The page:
One of the most distinctive features of the movie was the Jim Henson Creature Shop Turtle suits, which were some of the last Henson worked on before his death (just two months after the release of the film). The movie yet again proved a huge hit, and although it didn’t perform overly well critically, it managed a decent take at the box office (over two hundred million dollars), and thus spawned two live action, and one animated sequel. None of the sequels were as well received as the original (critically or financially), but served as another stable extension of this ever increasing franchise.
As the live action movies and comics books continued, the animated show neared it’s end and a year after it finished, the next big move in the ever evolving Turtles franchise debuted, a brand new new live action show. Ninja Turtles: The Next Mutation which was partly based on an un-produced fourth live action Turtles movie.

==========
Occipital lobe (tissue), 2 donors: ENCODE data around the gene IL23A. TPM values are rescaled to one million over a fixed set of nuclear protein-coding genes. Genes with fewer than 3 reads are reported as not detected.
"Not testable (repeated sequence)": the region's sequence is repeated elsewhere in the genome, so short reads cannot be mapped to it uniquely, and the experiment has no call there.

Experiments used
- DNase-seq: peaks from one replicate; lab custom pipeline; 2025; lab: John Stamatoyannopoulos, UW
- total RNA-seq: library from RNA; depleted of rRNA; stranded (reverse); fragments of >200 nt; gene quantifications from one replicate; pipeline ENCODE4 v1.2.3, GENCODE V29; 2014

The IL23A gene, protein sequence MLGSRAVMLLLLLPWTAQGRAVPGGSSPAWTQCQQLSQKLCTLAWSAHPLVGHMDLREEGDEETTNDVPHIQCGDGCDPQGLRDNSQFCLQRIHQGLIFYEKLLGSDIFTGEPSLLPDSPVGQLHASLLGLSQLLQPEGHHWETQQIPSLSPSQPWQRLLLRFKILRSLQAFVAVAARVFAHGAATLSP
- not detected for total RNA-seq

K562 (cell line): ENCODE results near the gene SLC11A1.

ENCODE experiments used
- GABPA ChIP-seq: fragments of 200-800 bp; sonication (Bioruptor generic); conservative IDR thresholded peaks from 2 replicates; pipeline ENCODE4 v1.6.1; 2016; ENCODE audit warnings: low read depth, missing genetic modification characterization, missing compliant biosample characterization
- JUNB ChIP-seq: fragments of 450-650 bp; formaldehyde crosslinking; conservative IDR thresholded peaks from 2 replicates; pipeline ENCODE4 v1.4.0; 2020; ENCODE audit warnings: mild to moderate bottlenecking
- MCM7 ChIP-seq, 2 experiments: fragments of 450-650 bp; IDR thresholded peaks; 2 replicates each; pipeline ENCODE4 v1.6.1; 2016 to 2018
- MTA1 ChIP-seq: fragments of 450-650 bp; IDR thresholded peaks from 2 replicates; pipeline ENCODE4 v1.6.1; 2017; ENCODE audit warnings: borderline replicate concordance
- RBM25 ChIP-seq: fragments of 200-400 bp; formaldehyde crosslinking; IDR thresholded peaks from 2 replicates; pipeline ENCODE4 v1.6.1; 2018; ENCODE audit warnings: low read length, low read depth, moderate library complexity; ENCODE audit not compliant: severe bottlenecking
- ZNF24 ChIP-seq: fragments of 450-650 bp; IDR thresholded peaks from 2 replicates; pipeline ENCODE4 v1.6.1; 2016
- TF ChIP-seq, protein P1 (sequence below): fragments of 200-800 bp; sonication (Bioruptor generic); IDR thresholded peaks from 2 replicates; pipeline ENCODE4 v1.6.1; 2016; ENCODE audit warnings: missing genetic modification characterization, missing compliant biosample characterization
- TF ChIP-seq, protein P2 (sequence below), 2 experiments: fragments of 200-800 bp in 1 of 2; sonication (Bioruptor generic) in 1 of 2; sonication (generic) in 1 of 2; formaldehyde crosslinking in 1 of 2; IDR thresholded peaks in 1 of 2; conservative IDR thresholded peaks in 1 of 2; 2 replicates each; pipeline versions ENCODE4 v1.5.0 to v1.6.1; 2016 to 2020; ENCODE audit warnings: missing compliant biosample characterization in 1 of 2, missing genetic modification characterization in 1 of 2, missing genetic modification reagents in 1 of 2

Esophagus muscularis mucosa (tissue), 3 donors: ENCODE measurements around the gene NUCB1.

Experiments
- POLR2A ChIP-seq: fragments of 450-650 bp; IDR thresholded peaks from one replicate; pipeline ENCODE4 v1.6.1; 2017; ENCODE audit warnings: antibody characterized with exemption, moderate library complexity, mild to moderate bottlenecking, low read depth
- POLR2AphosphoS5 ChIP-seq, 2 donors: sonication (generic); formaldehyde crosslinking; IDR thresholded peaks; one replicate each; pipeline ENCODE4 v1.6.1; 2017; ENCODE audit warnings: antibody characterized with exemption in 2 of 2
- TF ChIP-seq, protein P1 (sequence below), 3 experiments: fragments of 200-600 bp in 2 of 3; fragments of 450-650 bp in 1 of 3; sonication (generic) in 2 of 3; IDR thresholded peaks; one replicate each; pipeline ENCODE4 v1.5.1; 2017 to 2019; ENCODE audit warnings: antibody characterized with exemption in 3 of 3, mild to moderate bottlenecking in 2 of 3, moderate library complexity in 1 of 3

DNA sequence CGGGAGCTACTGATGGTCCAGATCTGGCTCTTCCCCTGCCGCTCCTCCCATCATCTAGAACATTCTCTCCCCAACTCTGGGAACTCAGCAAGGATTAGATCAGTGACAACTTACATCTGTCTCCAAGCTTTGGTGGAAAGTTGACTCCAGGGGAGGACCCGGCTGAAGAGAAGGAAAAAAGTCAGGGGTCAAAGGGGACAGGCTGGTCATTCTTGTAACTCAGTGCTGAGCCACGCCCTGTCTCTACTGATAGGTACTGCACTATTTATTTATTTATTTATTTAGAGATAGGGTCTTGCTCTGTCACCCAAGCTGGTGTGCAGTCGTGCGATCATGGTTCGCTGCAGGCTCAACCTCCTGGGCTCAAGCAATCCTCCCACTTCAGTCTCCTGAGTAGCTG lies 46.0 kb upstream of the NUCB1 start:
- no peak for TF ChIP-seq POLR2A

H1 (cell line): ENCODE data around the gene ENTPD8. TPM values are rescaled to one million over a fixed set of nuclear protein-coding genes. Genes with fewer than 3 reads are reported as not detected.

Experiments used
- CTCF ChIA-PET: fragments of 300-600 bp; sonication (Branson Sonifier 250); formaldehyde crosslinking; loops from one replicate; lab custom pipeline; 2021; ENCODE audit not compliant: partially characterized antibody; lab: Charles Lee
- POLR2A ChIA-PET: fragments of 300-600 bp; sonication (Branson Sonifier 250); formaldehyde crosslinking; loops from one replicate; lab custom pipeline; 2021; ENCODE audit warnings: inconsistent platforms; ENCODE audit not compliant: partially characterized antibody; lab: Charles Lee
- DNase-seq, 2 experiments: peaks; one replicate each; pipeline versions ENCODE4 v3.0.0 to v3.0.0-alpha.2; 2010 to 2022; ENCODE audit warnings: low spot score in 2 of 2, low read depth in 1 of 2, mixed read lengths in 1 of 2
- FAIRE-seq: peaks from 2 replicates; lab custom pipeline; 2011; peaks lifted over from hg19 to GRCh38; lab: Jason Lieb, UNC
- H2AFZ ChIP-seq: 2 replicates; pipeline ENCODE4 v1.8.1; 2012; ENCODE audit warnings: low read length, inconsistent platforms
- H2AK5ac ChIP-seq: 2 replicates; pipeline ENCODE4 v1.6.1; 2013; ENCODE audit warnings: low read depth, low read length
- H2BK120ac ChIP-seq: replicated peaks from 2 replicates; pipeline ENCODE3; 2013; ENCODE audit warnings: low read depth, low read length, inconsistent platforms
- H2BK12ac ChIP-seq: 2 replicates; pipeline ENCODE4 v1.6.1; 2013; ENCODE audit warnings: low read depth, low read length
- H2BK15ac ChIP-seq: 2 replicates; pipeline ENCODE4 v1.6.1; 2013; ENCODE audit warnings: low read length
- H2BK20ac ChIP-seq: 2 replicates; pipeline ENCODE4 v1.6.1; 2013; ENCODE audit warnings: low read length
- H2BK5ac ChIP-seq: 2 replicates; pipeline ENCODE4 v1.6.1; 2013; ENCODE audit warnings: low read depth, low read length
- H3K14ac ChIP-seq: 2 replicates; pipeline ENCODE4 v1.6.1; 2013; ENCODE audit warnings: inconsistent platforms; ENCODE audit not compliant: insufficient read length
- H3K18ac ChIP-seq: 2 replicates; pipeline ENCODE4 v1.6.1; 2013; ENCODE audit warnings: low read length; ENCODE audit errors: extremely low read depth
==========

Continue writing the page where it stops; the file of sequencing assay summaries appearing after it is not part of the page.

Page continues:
Unfortunately the show was one of the first big blunders for the franchise and proved a huge miss, lasting for only one season it was a critical and commercial failure. With co-creator Laird despising the new female Turtle Venus de Milo (who has since been all but scrubbed from Turtles lore). Even a crossover with Power Rangers couldn’t salvage the show.
With the Next Mutation cancelled after only one season the franchise was put on hold for six years, until 2003, which delivered a brand new animated show.
With total character redesigns and storylines that took more of a lead form the original comic book, the show had a darker and more serious feel. The show was a return to form for the franchise and went on for an impressive seven season run, ending with an animated movie called Turtles Forever (in 2009), which saw this iteration of the Turtles meet the 1987 animated version, and the original comic book incarnations as well. Continuing in the same vein of the original animated series, the 2003 show also got an accompanying comic book (from Dreamwave) which filled in some gaps between episodes, as well as telling some of it’s own adventures.